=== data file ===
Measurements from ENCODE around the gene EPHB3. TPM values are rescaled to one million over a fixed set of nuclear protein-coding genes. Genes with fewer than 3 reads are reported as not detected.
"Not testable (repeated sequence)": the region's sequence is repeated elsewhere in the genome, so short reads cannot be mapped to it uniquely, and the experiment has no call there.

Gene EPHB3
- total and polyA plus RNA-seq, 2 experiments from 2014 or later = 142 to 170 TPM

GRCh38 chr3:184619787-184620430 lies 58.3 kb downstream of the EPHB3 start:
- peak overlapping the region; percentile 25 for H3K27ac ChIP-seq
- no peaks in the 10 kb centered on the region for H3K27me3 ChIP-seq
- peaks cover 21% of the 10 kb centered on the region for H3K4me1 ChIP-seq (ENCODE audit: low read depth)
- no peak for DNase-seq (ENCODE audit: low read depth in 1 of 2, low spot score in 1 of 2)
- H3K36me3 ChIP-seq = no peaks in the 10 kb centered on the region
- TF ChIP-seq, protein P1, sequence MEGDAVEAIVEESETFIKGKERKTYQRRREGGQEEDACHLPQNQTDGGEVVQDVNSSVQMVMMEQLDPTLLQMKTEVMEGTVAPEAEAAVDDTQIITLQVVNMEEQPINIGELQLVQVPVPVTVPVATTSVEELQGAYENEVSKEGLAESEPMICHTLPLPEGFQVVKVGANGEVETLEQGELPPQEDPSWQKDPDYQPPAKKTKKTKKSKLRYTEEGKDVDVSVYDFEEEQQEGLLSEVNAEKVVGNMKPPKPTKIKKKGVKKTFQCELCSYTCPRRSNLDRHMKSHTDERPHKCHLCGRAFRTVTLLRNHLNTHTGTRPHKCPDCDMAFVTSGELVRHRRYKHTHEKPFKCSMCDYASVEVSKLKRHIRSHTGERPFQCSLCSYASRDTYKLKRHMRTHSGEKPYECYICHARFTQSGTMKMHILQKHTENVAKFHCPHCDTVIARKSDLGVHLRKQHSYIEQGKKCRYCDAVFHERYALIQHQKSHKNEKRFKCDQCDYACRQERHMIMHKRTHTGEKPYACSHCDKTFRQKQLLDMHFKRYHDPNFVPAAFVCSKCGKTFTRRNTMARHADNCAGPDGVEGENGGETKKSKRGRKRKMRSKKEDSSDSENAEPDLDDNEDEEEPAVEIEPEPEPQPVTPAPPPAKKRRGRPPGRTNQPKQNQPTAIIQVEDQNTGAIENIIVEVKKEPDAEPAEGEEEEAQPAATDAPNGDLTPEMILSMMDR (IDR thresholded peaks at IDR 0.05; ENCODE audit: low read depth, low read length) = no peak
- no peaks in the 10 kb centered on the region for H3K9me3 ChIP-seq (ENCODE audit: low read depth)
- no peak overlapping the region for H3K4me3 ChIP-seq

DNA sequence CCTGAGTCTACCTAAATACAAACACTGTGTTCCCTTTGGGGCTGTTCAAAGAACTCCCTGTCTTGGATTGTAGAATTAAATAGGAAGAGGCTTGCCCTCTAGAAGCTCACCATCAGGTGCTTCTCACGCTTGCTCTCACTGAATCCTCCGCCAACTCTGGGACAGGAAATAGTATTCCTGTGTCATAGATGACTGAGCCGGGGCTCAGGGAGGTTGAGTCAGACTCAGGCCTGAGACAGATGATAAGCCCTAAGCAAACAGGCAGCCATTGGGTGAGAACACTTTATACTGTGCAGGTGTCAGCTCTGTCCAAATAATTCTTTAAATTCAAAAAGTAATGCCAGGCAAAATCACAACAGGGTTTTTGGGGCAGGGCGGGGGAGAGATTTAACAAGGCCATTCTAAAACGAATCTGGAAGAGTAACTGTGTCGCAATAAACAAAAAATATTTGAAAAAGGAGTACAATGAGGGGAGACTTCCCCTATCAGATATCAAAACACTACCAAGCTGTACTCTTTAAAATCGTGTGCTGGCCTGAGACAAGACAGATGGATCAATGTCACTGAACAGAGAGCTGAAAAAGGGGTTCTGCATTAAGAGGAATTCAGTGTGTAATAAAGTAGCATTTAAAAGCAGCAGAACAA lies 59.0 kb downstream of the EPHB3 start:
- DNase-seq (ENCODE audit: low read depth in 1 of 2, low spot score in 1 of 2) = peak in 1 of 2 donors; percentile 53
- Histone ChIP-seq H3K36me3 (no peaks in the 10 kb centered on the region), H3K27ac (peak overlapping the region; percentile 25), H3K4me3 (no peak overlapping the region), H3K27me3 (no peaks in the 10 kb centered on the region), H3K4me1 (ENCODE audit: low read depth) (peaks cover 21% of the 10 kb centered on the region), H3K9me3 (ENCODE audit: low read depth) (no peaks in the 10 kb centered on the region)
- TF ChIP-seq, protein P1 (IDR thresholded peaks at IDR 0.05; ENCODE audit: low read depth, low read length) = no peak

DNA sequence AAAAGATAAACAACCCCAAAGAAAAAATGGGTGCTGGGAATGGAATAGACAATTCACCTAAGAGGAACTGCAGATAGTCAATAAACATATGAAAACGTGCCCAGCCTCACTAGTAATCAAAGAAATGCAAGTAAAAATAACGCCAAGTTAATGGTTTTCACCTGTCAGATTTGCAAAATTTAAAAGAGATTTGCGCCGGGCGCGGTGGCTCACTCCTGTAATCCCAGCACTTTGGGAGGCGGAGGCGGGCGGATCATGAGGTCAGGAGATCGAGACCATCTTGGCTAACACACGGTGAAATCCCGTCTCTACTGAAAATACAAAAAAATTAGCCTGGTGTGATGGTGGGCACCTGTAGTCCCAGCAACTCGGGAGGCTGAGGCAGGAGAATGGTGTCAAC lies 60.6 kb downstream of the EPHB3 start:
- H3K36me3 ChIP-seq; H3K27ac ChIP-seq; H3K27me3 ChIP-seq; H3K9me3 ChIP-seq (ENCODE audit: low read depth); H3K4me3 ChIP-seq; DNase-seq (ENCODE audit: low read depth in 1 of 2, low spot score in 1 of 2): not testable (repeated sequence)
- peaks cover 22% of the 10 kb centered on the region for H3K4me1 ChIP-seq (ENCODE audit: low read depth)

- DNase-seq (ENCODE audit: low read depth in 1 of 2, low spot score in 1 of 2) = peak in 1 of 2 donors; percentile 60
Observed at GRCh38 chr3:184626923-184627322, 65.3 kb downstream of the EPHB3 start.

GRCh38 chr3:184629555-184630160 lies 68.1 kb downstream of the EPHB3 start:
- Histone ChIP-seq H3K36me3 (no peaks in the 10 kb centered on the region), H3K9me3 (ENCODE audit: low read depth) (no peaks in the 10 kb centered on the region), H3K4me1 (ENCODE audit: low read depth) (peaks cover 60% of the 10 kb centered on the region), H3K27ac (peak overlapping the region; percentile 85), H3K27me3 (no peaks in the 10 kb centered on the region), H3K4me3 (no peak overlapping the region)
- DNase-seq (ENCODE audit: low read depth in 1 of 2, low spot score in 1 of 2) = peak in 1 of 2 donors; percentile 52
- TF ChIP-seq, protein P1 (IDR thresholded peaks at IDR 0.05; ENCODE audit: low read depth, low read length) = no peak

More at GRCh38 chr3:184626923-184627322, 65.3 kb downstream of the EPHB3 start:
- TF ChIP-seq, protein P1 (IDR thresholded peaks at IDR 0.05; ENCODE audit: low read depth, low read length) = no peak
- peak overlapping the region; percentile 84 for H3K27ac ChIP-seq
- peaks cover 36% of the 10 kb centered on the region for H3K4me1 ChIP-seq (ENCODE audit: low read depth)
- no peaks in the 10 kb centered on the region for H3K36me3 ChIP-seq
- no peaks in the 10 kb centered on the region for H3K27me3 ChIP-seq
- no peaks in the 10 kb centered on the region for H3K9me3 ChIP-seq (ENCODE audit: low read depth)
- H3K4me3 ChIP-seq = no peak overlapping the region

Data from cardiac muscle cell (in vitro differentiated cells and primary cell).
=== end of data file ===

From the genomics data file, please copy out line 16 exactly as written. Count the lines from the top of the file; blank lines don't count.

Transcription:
- Histone ChIP-seq H3K36me3 (no peaks in the 10 kb centered on the region), H3K27ac (peak overlapping the region; percentile 25), H3K4me3 (no peak overlapping the region), H3K27me3 (no peaks in the 10 kb centered on the region), H3K4me1 (ENCODE audit: low read depth) (peaks cover 21% of the 10 kb centered on the region), H3K9me3 (ENCODE audit: low read depth) (no peaks in the 10 kb centered on the region)